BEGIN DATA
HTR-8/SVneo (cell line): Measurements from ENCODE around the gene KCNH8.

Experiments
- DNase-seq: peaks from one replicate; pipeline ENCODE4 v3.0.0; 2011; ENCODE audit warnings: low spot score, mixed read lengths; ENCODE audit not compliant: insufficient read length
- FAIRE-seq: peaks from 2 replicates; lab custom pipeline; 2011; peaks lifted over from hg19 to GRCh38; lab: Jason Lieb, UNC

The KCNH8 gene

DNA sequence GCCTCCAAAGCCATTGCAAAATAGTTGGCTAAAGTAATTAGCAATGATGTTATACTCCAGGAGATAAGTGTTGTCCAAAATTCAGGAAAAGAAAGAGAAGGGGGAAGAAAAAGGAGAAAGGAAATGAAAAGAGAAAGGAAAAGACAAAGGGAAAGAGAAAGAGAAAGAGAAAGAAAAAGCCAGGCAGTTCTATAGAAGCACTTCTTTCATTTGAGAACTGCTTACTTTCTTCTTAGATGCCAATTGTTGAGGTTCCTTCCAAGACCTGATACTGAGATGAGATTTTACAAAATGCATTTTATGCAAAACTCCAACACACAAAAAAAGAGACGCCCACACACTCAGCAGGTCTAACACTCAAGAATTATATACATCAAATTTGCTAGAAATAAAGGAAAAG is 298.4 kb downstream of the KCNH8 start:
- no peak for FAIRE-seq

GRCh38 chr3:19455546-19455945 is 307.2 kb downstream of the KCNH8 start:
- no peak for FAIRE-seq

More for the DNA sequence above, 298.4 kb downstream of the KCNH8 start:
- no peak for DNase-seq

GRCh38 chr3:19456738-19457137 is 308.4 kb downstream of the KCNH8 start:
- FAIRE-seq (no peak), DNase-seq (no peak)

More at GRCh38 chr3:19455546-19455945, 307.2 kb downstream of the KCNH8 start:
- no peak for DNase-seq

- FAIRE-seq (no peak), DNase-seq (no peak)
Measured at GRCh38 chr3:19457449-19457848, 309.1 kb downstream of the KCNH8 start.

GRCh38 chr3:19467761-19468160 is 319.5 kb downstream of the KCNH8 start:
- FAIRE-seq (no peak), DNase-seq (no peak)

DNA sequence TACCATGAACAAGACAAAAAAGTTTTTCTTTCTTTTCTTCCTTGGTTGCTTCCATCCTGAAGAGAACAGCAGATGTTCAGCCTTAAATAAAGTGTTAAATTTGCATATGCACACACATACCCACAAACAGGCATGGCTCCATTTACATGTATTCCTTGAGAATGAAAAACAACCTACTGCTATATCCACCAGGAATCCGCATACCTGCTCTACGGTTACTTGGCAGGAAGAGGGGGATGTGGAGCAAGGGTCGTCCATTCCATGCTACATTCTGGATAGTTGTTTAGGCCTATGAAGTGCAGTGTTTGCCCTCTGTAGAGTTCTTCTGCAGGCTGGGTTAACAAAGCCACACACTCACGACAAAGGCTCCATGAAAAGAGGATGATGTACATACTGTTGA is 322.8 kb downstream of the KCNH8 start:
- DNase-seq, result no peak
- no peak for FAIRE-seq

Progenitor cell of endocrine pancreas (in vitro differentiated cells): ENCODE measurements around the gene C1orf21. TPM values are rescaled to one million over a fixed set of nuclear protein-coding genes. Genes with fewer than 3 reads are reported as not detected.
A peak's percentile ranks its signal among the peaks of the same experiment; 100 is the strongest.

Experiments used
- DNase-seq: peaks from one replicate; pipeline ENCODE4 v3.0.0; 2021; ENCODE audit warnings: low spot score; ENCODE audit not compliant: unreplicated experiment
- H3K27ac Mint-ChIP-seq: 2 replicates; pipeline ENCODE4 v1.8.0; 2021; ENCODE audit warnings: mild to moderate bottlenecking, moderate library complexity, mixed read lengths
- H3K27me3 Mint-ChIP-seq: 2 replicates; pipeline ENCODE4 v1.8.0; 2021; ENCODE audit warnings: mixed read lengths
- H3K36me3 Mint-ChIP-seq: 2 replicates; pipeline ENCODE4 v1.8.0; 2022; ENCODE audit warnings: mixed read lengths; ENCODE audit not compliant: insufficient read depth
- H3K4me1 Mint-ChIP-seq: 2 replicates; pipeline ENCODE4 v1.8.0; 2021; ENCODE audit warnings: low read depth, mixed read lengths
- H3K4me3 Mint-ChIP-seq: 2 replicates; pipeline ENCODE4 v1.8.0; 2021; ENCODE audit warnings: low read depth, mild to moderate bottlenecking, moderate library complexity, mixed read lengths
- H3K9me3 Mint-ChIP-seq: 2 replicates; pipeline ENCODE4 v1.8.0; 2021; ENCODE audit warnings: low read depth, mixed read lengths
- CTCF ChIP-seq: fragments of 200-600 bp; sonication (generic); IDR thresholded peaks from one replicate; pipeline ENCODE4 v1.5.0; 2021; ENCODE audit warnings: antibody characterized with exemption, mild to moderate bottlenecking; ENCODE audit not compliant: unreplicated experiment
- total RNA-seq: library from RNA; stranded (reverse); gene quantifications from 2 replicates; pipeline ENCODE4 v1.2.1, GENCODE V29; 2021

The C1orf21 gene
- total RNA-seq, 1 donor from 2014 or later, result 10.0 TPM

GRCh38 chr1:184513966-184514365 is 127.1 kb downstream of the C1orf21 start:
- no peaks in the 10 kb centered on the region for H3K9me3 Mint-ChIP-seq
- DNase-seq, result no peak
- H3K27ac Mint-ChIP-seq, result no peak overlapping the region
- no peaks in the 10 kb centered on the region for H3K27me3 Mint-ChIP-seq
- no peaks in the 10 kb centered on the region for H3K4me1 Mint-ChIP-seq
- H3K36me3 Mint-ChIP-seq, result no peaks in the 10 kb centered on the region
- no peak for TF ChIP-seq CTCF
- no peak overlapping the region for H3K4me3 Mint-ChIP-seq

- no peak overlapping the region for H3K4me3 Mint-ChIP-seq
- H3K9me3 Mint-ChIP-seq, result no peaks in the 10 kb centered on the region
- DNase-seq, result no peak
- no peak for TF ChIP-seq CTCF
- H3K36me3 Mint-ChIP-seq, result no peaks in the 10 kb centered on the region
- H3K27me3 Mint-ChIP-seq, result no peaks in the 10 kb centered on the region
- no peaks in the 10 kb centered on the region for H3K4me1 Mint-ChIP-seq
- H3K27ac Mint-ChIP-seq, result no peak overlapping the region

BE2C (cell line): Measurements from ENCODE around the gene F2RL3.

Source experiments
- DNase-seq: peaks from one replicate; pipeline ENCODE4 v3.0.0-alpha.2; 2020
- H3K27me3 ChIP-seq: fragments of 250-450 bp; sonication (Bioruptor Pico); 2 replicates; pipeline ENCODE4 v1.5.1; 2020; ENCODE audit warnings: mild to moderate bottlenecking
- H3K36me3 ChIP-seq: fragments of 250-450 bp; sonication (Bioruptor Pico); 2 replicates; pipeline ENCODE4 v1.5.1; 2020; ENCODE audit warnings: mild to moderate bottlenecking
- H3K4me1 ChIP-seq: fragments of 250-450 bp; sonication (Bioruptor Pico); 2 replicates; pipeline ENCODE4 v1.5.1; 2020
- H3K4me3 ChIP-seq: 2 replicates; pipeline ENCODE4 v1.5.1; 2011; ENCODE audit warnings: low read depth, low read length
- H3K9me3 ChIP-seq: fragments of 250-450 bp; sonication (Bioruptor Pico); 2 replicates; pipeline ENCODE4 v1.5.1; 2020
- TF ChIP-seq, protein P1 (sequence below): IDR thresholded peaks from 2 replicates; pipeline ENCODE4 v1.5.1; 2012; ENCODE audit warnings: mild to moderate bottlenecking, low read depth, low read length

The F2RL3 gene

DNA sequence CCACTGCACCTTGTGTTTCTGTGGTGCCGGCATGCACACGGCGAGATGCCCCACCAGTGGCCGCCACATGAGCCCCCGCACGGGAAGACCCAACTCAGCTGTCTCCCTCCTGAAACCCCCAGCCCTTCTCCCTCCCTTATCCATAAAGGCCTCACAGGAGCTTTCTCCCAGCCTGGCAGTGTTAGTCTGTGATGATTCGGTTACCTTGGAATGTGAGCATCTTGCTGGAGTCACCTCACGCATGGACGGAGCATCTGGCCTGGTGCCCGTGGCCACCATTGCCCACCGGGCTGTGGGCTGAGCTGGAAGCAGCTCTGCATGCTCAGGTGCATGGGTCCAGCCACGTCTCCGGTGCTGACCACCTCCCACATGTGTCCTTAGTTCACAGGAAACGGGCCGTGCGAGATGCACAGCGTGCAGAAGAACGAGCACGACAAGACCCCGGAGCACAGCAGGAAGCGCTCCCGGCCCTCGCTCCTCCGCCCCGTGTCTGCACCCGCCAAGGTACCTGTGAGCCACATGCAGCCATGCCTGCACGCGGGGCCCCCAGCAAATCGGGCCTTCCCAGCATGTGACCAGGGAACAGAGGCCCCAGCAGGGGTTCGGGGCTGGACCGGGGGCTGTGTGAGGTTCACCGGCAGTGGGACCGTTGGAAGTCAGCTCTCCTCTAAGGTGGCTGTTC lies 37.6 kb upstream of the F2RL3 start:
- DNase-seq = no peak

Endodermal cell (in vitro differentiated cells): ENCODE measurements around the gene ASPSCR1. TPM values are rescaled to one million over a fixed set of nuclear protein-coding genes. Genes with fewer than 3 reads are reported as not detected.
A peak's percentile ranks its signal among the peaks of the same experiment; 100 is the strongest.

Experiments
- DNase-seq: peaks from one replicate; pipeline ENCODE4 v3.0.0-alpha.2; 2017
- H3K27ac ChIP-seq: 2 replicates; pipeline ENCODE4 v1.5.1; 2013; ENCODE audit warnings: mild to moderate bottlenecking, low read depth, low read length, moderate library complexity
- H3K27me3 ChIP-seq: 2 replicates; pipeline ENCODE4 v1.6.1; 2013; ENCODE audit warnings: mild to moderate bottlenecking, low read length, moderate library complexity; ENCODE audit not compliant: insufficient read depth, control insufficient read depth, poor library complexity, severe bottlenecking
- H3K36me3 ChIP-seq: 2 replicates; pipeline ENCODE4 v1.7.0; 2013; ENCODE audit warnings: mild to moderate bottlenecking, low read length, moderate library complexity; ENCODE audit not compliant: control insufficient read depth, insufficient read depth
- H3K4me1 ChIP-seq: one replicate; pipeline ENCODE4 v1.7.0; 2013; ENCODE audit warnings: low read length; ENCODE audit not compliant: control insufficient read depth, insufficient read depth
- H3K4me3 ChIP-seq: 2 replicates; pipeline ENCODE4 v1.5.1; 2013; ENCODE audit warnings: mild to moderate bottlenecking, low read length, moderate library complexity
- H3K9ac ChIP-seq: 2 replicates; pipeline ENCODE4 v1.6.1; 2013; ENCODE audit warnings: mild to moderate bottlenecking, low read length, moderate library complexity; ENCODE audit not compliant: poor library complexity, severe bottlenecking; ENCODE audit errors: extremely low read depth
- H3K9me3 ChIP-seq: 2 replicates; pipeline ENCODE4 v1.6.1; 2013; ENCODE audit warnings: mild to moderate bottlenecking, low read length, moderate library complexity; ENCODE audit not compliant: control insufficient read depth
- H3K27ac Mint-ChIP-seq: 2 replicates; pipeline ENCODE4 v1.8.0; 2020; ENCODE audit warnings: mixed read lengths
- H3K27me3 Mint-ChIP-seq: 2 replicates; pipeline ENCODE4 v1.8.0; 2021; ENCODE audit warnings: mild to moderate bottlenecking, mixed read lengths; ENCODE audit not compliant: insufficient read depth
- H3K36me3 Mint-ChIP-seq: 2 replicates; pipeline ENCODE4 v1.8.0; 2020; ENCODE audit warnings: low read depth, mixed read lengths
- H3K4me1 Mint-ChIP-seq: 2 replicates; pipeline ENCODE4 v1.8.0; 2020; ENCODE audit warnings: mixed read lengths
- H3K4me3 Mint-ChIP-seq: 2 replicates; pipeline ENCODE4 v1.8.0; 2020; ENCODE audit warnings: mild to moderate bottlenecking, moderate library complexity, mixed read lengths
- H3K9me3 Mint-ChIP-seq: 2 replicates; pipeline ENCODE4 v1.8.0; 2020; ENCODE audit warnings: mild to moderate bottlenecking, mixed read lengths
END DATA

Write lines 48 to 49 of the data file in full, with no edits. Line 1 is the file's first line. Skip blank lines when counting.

- DNase-seq, result no peak
- no peak for TF ChIP-seq CTCF